French Prime Minister Manuel Valls has warned that Europe “can die” unless it stops refugees from crossing its borders. Talking to the BBC at the World Economic Forum Annual Meeting in Davos, Valls said that Europe needs to let refugees know that they’re not all welcome.
Here’s what he told the BBC’s Lyse Doucet, the added emphasis is ours.
We cannot say or accept that all refugees, anyone fleeing the terrible war in Iraq or Syria, can be welcomed in Europe … the first message we need to send with the greatest of firmness is to say that we will not welcome all the refugees in Europe.
Valls continued by saying that “our societies will be destabilised” unless we lock down Europe’s external borders. If that doesn’t happen, Valls warns that Europe, or at least his concept of Europe, could “die.”
It’s Europe that can die … If Europe is not capable of protecting its borders, It’s the very idea of Europe that will be questioned … Not our values, but the concept of Europe that our founding fathers had, yes it is in very grave danger.
The French PM gave three solutions that he says Europe needs to implement to save itself — protect its borders with guards, defeat ISIS, and return some refugees to their countries of origin.
The last point is not something we hear politicians saying very much and the context in which it was said makes it even more interesting. Here’s the full quote below:
We have to help Jordan, Lebanon, and Turkey. You need hotspots, reception, and registration centres and its members can be a lot more active so we can register migrants and say that those who have the right of asylum will be welcomed and not the others. The others will be returned to their countries of origin.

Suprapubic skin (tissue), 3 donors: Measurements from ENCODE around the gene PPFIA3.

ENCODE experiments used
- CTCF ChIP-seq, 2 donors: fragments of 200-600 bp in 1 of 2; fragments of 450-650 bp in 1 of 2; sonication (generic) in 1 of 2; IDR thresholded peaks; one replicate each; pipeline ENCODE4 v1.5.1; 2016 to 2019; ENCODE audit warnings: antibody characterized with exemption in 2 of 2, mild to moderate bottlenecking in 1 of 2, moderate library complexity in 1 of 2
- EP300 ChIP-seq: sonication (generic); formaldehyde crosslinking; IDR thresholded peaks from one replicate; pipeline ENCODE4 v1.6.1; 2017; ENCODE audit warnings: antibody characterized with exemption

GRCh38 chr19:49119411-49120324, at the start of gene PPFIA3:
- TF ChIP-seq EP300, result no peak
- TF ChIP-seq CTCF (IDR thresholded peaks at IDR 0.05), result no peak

It sounds very reasonable to say people who don’t have the right of asylum will be returned to their home country, but Valls is making his comments in the context of three countries that border Syria. It is inconceivable that refugees would be returned to Syria as it is a war zone.
Valls is frustrated for the same reason that other European leaders are frustrated — the refugee crisis is largely beyond their control. When German Chancellor Angela Merkel welcomed huge numbers of refugees last year, there was nothing other countries could do about it if they objected.
Doucet asked Valls about Merkel’s decision, take a look at what he says.
We know clearly that after the Cologne incident, that with the continuous influx, not only Germany but northern Europe, Austria, and the Balkans are confronted and need to find practical solutions for our borders
Valls is essentially blaming the “Cologne incident,” the large-scale attack and sexual assault of women in Germany on New Year’s Eve on the refugee crisis. By saying this, Valls is one step away from blaming a mass sexual assault incident on Angela Merkel herself.
The refugee crisis is highlighting the tensions between European leaders. As the crisis continues, we are likely to see this sort of rhetoric and unsubtle pointing of blame increase.